Some nationalities are exempt from visas for the purpose of traveling to Canada. For example, if you are a US citizen and intend to visit family members or tourist attractions in Canada you do not need a visa. You just enter Canada with your US passport. The Border Services Officer (BSO) usually allows you to stay in Canada for up to six months. The Government of Canada has made some significant changes to the visa-exemption program. Most visa exempt people need to apply for an eTA or rather an electronic Travel Authorization if they travel by air to Canada or transit via Canada to another country. The changes came into effect on March 15, 2016, although Canadian authorities remain flexible on this issue till fall 2016. US citizens and some other groups do not need an eTA to go to Canada. However, US permanent residents such as Green Card holders need an eTA for air travels to Canada.
If you are a dual Citizen of Canada, you do not need an eTA, but you need to prove you are a Canadian citizen. The easiest way to prove your citizenship is to hold a Canadian passport.
If you need a visa to travel to Canada, then you do not need an eTA. In fact, you have to apply for a Temporary Resident Visa (TRV) instead.
If you intend to work or study in Canada, then an eTA is not sufficient. You may also need to apply for a work permit or a study permit.
The process of applying for an eTA is relatively easy. You need to fill out an online form on IRCC website and pay the processing fee. The current processing fee is $7.00 Canadian per applicant. You need to apply separately for every member of the family who intends to accompany you to Canada unless they are exempt from an eTA. If you get lucky, you will receive your eTA in a few minutes. Some people may receive an email from IRCC (Immigration, Refugees, and Citizenship Canada) requesting for documents. These applications may take several days or even weeks to complete, so plan ahead. Also, keep in mind that IRCC keeps the right to refuse some eTA applications.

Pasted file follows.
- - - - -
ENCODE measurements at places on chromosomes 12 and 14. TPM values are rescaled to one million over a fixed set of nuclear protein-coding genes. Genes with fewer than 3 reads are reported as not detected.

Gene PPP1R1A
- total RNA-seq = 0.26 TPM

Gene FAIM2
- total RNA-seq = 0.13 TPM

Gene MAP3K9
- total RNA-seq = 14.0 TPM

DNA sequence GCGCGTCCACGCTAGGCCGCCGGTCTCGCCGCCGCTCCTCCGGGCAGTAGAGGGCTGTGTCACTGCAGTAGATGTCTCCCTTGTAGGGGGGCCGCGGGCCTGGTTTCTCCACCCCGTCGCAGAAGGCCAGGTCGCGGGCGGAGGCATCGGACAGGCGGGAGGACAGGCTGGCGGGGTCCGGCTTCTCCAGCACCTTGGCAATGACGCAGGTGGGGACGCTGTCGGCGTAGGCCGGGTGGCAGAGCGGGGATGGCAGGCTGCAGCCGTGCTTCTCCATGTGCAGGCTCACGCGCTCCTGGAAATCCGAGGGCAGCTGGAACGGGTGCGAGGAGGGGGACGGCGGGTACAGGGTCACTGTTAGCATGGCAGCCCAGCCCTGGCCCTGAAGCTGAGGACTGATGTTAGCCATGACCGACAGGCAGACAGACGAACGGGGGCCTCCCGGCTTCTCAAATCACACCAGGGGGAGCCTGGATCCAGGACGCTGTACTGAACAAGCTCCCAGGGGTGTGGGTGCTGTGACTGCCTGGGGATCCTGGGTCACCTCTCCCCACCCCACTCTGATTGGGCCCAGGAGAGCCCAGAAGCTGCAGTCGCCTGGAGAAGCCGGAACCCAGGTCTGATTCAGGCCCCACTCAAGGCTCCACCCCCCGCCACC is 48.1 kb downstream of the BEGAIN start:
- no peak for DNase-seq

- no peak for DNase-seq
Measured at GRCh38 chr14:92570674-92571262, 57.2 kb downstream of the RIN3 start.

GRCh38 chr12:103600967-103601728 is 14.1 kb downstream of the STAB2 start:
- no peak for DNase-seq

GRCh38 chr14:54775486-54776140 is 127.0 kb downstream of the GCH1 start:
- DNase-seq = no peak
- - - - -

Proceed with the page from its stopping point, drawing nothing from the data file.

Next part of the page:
If you find submitting your personal information to a foreign government concerning, then you may consider hiring an authorized representative such as a Regulated Canadian Immigration Consultant (RCIC).
Al Parsai, MA, DTM, RCIC
Regulated Canadian Immigration Consultant
- Who is exempt from eTA?
- Canada eTA during the leniency period
- Who does not need an eTA?
- Visa-waiver and Border Crossing Programs versus eTA
- Canadian Dual Citizens – New Restrictions?
- Definition of spouse for the purpose of immigration to Canada
- Definition of spousal sponsor
- How to move to Canada? General Info
- Some immigration acronyms
“This article provides information of a general nature only. It may no longer be current. It does not provide legal advice nor should it be relied upon. If you have specific legal questions you should consult a lawyer. If you are looking for official immigration advice contact us.”